Exploring VA Wines, Wining & Dining

Defining the Art of Winemaking

Exploring VA Wines

By Doug Fabbioli

Defining the Art of Winemaking

Winemaking takes a lot of science, a good bit of artistic creativity and, although many don’t like to talk about it, a fair amount of challenging business sense. And it’s all based on the fruit that the winery grows or can buy and turning that into wines that the customers will buy. In an ideal winemaking world customers would buy all the wine the winemaker makes, and the winemaker would be able to grow and use all of the grapes they need. But that’s not realistic. Many times, more grapes grow of a certain variety than the customers are buying, so the winemaker needs to find a home for the grapes they don’t need. Buying and selling grapes at harvest time is an important part of the business of a winemaker. Later in the process, they can sell off excess wine after their own blends are made, or purchase someone else’s excess to use.

Sometimes, a winemaker tries to get creative with the extra grapes, making new styles of wines or blends in order to utilize that fruit: what can I make from what I have extra of and can I repeat that style of wine in the future? Chambourcin, for example, is a grape that grows very well in our region and I usually have more grapes than I need for our dry Chambourcin. We sell a fair amount of the grapes to another local winery for their Rosé, I started making our Paco Rojo, a Chambourcin-based blend, about 10 years ago and it is now one of our best selling wines, and recently I started making a sparkling wine out of this grape as well. Having some extra wine in the cellar can add to my creative abilities as a consulting winemaker for other wineries, too. Many wineries start up without an established vineyard to produce enough for their market—having a little extra to play with helps me help them.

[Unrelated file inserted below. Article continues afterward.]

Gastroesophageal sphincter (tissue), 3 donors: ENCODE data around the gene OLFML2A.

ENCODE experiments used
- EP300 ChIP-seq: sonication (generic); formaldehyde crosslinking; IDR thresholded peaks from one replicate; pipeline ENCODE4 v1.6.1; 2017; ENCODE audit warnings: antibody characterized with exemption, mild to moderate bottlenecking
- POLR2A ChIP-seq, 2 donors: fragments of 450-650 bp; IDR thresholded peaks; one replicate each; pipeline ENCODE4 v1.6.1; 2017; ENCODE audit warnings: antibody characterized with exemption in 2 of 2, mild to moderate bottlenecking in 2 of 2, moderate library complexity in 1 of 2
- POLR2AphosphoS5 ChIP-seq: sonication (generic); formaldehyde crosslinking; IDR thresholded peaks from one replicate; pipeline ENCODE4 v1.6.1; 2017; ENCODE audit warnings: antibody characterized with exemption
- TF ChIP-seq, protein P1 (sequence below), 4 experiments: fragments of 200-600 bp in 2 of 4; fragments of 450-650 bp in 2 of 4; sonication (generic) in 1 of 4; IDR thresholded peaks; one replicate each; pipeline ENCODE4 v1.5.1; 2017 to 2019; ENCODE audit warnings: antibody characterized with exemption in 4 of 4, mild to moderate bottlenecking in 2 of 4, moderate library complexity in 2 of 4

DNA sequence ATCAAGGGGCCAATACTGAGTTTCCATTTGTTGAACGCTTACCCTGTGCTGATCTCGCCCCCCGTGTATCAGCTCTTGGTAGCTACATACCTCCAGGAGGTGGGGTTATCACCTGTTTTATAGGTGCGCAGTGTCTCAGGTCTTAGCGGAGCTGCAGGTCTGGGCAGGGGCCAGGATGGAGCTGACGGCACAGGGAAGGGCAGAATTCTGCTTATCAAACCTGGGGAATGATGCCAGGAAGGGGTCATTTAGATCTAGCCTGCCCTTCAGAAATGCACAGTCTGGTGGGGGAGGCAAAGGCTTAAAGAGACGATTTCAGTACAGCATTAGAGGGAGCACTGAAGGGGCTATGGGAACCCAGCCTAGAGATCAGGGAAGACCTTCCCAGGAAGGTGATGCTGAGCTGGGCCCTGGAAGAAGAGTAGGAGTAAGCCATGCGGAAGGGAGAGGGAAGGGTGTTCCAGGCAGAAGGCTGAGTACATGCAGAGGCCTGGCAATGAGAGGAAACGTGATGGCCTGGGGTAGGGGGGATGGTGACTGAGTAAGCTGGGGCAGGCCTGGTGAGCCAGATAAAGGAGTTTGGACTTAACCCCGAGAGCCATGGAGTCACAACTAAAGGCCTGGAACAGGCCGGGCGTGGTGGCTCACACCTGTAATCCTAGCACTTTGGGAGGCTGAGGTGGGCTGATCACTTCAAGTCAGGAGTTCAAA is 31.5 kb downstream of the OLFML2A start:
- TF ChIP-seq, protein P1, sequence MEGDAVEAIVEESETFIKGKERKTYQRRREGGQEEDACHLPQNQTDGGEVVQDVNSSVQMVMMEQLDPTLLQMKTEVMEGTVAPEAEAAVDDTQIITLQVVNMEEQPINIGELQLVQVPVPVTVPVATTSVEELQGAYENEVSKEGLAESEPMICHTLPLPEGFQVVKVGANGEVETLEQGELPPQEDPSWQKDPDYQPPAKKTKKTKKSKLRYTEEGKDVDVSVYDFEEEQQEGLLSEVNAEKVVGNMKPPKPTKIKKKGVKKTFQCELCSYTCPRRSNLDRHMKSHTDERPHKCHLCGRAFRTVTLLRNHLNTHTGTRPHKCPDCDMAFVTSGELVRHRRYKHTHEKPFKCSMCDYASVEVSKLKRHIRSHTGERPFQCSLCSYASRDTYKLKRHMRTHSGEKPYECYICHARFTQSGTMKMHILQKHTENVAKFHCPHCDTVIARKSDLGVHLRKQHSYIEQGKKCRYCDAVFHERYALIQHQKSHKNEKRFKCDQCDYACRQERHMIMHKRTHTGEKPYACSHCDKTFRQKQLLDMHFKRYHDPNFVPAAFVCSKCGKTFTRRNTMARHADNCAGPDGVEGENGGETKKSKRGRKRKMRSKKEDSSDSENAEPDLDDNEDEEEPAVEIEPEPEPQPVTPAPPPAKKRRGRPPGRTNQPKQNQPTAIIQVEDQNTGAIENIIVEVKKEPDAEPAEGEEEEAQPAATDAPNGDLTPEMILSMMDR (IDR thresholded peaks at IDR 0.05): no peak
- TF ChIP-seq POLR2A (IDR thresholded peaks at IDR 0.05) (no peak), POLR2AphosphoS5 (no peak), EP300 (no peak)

Some wines are true expressions of the place where the grapes were grown, actually showing the unique soil conditions and climate through the wine characteristics in the glass. Other wines are made to fill a market from the grapes available in a region. They are both important products, but clearly different. Some wineries may sell off anything that does not fit the upper tier for their label. In many cases, though, wineries need both in order to make their business sustainable, and create more approachable wines to utilize all the grapes in a positive way. You might refer to these wines as “Tuesday wines” while winemakers may think of them as “Chateau de Cashflow.” That’s not a bad thing: if a wine is balanced in taste, stable in its science, and fills a place with the consumer, we are glad to see it being made. Hopefully, understanding the winemaker’s goals will help you connect better with the wine, whether it’s one of those beautiful special occasion wines or an easy, any day of the week wine. Remember, your patronage is what makes it possible for wineries to continue making the best they can from their land, so be sure to savor and enjoy each wine you purchase.

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